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Data is one of the most powerful tools to inform, engage and create opportunities for students along their educational journey. Since students are at the forefront of all decisions that are made at PVSchools, data is imperative to help make connections that lead to insights into students’ progress, curriculum effectiveness, teaching strategies, and improvements.
Working behind the scenes are the members of the Assessment Department who coordinate efforts with several district departments to ensure that students have what they need to accurately capture data about their progress.
Jean Koeppen, director of the Assessment Department, explains, “We work with the Informational Technology Department to ensure a safe, ‘user-friendly’ assessment experience. Departments such as Special Education, Language Acquisition and Title I use assessment information to make critical decisions about programs, achievement progress and gap analysis for our subgroups. The Curriculum Department works with us to analyze district and school trends to guide leadership and training needs.”
After sifting through and analyzing student academic data, the Assessment team provides aggregated data to support instructional decisions at all of the PVSchools campuses while managing district assessments, as well as required state achievement tests.
“My hope is that my role and my department’s role is to help students, teachers, and leaders embrace a growth mindset. Abilities can be developed through dedication and hard work. Data can help us challenge ourselves to get better every day and create a love of learning. Data is not about passing or failing a test, it is about learning, documenting, and celebrating growth,” Koeppen added.
Throughout the school year, students take different types of assessments that create a picture of academic growth. There are assessments to test their comprehension of the material being taught in class, which includes weekly and end of chapter or course tests; to monitor their development of literacy and reading skills such as Dynamic Indicators of Basic Early Literacy Skills® (DIBELS) and Renaissance Star Reading®; and to gain insight into their proficiency level in understanding state standards, which includes AzM2 and Arizona Instrument to Measure Standards (AIMS) Science.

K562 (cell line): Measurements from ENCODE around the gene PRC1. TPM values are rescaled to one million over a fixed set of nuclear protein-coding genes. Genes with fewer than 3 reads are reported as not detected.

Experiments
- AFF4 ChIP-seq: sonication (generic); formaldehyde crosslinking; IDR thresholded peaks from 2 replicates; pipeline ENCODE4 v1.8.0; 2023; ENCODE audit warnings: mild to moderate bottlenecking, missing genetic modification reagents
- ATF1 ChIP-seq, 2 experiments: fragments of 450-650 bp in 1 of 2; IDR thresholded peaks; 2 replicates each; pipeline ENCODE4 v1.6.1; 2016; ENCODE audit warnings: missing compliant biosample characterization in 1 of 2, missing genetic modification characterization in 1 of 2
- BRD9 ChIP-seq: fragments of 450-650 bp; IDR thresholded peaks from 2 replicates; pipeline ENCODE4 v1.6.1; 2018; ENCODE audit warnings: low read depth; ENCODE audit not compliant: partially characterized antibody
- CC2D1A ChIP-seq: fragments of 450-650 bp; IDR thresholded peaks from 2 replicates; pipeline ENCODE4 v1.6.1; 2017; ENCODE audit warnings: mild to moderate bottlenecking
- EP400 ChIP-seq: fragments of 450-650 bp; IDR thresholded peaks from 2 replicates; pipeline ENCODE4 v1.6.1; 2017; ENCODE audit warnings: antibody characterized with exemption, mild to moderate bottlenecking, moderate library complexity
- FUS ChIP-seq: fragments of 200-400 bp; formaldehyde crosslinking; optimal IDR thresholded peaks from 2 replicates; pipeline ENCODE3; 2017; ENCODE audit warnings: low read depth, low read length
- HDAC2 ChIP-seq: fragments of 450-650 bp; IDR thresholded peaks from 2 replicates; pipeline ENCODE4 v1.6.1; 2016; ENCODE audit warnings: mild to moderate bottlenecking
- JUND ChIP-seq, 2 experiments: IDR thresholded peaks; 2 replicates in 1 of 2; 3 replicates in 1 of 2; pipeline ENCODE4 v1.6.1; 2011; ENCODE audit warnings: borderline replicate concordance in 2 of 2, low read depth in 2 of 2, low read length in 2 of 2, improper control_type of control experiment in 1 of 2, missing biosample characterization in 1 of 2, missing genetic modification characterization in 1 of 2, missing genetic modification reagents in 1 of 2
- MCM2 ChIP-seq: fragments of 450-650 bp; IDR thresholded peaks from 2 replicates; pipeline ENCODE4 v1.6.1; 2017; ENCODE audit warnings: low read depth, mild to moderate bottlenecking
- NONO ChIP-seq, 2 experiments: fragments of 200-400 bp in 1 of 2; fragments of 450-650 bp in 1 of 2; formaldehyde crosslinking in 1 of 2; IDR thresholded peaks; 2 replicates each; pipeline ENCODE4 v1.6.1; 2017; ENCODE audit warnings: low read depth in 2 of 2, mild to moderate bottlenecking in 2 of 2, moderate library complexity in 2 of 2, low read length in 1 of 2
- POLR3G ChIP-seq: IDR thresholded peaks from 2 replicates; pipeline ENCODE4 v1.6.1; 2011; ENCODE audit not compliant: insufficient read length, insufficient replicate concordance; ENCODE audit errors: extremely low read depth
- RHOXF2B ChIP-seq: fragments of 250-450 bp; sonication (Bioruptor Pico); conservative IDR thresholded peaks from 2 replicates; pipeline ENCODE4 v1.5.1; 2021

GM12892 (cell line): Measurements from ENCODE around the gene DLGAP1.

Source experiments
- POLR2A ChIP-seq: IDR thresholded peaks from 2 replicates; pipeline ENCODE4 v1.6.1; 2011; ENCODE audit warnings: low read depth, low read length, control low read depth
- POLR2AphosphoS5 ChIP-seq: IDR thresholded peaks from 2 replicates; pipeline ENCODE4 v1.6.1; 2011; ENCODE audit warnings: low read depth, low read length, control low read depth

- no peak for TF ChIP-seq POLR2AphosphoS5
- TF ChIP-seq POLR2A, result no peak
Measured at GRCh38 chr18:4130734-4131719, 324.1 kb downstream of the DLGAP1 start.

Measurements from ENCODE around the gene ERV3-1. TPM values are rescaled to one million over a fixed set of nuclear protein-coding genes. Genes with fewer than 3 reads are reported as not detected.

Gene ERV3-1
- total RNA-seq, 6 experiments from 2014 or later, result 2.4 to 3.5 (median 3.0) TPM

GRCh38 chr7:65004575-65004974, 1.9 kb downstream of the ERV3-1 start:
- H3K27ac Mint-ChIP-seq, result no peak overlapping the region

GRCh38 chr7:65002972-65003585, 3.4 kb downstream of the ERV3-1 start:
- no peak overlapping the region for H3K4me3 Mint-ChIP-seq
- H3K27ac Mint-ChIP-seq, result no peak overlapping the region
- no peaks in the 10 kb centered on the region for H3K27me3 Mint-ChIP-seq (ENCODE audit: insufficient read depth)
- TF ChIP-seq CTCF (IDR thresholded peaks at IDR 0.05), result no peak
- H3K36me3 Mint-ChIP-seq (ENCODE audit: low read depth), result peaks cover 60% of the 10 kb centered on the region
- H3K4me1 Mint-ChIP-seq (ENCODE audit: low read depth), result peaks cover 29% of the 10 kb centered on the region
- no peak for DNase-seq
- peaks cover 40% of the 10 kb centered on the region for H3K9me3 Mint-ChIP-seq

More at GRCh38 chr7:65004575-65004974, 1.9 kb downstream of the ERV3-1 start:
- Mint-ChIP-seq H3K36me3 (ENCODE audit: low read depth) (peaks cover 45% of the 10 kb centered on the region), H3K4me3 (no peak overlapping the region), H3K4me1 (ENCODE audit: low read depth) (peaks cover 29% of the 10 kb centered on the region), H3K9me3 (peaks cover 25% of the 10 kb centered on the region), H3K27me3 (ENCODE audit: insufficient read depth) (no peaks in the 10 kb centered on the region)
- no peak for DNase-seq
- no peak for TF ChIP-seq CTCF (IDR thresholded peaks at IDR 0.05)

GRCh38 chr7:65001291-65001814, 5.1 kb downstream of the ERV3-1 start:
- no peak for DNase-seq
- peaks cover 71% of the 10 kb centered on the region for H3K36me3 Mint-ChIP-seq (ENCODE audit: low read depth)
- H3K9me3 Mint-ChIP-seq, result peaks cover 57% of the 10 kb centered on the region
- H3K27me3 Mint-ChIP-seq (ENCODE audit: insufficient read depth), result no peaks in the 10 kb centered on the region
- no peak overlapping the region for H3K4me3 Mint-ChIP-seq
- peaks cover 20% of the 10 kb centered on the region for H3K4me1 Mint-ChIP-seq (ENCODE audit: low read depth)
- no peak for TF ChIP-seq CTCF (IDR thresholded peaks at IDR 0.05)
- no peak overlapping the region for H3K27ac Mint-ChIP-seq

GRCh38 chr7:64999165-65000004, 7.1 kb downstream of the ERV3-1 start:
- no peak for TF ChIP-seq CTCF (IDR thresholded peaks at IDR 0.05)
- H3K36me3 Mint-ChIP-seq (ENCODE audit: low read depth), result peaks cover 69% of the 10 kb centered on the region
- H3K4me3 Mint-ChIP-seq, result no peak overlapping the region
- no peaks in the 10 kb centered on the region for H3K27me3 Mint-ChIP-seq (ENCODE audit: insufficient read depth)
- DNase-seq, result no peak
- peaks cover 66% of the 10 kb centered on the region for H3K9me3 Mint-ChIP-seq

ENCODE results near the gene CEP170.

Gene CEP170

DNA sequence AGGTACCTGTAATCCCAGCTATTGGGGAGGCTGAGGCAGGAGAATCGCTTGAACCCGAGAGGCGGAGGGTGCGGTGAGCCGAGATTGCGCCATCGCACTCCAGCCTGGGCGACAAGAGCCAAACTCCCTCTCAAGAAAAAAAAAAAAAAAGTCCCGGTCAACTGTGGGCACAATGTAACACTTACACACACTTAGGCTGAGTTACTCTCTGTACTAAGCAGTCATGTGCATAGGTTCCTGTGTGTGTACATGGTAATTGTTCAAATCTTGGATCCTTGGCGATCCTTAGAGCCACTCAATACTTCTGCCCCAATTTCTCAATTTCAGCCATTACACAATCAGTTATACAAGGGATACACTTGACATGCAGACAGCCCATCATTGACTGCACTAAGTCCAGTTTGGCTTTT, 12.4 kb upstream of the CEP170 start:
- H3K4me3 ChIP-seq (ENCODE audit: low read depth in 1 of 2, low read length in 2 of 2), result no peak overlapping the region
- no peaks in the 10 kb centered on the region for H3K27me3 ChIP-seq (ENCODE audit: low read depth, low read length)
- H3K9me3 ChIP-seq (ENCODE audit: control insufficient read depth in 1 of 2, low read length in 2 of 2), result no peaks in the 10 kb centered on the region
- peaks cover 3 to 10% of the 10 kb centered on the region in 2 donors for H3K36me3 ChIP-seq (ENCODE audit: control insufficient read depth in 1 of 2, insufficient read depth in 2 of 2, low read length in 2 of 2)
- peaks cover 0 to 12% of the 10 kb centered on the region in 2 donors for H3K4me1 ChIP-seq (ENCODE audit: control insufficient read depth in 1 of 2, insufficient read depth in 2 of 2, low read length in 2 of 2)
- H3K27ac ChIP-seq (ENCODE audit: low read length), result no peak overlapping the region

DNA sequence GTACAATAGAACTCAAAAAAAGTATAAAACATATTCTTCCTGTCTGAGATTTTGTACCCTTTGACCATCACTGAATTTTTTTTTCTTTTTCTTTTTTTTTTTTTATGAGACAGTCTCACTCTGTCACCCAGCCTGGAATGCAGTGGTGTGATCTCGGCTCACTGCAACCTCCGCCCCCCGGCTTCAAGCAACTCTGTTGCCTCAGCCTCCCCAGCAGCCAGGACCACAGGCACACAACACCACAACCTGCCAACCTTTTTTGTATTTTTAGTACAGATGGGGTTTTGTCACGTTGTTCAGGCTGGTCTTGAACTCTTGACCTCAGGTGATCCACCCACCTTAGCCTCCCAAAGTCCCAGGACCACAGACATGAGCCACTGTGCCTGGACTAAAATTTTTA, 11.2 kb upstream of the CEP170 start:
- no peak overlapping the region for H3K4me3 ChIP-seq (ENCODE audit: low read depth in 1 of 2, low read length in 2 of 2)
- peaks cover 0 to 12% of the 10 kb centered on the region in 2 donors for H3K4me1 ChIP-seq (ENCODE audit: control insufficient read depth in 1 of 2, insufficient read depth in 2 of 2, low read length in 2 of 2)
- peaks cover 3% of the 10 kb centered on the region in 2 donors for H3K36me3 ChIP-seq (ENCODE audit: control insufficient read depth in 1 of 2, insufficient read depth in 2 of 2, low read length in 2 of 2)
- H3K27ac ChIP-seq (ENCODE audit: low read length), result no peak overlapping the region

Assessment data is not only vital for teachers, but for school administration and districts and provides an individual snapshot of the academic progress for each student. Individual assessments give educators information about student performance in individual classes; summative and formative assessments give teachers feedback on classroom instruction; and standardized testing unearths district, school, and grade-level data. Each of these very different data sets can be used by individual teachers, grade teams and professional learning teams to inform and improve their classroom teaching.
“These assessments provide information about student learning, inform instruction, measure the effectiveness of our guaranteed and viable curriculum, measure student learning, and close achievement gaps. Assessments are most effective when both students and teachers gain information to guide learning,” said Koeppen.
Each spring, students in selected grades take state standardized tests – AzM2 and Arizona Instrument to Measure Standards (AIMS) Science. These state standardized exams are just one example of a student’s developmental growth and receive more attention than other assessments that students take throughout their school careers.